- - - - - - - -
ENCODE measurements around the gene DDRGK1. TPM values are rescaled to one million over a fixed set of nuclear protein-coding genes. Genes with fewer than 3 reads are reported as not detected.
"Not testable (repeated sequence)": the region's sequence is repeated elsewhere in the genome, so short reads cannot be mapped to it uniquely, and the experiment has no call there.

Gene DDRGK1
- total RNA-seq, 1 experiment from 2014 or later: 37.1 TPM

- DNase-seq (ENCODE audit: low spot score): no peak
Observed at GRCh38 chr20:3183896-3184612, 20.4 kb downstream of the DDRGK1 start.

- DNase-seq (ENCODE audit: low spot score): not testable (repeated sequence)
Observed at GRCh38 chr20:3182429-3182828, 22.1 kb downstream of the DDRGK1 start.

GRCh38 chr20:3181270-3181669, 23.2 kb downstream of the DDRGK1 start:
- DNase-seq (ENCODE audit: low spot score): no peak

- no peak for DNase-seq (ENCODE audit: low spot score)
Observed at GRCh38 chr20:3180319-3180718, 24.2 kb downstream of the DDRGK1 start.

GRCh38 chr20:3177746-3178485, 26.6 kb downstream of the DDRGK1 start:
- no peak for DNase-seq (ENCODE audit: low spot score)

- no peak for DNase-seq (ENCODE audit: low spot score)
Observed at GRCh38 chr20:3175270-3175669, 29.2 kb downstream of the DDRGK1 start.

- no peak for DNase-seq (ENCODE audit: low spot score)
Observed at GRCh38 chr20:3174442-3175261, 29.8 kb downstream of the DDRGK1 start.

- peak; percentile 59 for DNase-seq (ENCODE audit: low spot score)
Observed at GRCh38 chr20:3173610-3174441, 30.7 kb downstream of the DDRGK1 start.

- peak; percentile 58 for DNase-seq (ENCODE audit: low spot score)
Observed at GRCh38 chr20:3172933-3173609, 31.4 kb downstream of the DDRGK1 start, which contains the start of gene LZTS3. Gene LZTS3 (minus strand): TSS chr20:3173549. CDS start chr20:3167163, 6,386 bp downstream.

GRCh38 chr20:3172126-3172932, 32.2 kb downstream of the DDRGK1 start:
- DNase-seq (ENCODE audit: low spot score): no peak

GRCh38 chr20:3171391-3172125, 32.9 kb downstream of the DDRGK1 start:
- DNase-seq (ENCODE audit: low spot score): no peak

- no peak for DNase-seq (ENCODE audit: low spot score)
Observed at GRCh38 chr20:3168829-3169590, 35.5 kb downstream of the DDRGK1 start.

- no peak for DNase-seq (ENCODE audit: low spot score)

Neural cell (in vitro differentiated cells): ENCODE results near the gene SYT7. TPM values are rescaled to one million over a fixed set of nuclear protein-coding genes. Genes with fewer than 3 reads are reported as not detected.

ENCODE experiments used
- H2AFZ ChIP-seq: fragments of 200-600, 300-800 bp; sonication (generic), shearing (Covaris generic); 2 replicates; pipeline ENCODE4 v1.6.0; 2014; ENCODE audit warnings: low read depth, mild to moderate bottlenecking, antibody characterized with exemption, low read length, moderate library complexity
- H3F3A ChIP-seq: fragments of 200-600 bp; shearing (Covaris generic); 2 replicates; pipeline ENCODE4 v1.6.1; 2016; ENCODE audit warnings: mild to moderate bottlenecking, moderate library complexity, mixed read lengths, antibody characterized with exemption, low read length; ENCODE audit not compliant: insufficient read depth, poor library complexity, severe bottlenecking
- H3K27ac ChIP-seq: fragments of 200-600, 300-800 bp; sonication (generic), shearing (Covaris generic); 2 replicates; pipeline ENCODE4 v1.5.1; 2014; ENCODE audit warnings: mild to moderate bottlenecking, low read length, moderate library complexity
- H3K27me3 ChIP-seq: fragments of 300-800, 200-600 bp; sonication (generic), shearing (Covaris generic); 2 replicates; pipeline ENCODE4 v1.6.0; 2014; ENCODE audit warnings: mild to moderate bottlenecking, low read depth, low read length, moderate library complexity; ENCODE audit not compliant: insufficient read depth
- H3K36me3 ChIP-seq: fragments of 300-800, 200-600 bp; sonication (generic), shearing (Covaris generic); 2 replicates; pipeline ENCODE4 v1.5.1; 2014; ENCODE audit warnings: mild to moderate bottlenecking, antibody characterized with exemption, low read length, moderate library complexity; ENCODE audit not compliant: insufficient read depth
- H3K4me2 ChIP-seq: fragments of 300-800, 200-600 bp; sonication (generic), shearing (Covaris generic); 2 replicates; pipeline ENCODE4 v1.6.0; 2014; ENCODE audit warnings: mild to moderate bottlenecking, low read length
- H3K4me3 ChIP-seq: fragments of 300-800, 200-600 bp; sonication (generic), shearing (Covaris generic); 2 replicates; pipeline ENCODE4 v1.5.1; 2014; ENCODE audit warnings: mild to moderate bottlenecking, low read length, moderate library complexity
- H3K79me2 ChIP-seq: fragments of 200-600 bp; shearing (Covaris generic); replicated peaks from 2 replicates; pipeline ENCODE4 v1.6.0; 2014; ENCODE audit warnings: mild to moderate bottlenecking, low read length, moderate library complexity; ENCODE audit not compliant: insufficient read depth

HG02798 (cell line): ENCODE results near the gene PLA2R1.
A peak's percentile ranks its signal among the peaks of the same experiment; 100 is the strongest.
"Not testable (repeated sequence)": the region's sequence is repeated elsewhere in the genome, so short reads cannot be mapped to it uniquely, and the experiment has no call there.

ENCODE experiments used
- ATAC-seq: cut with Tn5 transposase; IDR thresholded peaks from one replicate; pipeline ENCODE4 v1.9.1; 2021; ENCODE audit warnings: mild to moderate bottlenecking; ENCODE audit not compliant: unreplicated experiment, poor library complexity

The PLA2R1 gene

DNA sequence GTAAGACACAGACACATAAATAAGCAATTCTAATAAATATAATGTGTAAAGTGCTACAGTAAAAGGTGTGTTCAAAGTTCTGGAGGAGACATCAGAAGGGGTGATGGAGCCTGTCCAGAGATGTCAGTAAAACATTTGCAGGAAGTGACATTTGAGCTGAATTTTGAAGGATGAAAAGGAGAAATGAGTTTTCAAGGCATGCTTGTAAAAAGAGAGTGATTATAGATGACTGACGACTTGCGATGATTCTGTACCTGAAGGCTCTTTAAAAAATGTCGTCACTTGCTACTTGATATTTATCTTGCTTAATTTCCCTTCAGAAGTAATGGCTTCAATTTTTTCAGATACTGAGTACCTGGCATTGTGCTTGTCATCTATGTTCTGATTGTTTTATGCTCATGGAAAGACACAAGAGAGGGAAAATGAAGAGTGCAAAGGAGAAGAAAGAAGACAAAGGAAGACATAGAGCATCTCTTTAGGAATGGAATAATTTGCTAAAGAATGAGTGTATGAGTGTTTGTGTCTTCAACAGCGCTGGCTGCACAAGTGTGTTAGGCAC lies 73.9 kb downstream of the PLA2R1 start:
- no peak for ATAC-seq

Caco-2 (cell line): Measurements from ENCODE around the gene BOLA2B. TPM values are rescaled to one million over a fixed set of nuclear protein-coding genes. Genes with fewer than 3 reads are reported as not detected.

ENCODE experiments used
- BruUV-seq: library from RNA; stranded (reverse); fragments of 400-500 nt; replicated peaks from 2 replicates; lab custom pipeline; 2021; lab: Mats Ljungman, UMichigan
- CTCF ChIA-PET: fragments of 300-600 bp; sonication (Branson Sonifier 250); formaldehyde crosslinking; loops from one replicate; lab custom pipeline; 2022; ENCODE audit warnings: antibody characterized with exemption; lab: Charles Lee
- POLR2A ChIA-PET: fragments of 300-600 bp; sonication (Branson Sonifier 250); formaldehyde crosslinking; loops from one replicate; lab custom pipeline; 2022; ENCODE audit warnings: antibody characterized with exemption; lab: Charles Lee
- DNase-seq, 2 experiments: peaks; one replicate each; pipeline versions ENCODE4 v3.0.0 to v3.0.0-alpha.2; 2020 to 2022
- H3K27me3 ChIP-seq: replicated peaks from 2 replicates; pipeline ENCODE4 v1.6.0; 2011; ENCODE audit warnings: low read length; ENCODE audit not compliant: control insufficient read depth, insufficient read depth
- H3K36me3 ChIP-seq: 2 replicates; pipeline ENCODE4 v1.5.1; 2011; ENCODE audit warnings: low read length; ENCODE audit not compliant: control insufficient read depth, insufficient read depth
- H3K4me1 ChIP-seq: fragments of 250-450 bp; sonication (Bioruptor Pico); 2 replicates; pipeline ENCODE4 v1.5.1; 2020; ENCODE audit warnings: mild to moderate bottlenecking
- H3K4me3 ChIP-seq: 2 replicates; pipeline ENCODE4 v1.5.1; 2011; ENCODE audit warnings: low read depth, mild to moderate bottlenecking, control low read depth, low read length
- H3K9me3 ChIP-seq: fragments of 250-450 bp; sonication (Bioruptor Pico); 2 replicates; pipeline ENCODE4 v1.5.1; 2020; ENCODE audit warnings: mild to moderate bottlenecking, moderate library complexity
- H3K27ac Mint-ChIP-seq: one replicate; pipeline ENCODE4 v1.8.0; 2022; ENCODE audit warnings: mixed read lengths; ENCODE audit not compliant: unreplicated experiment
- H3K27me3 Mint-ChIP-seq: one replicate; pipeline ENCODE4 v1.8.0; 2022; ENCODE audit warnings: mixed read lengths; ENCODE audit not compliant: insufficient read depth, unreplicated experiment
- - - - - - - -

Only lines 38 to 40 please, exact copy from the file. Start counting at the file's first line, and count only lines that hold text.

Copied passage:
- H3K4me3 ChIP-seq: fragments of 300-800, 200-600 bp; sonication (generic), shearing (Covaris generic); 2 replicates; pipeline ENCODE4 v1.5.1; 2014; ENCODE audit warnings: mild to moderate bottlenecking, low read length, moderate library complexity
- H3K79me2 ChIP-seq: fragments of 200-600 bp; shearing (Covaris generic); replicated peaks from 2 replicates; pipeline ENCODE4 v1.6.0; 2014; ENCODE audit warnings: mild to moderate bottlenecking, low read length, moderate library complexity; ENCODE audit not compliant: insufficient read depth

HG02798 (cell line): ENCODE results near the gene PLA2R1.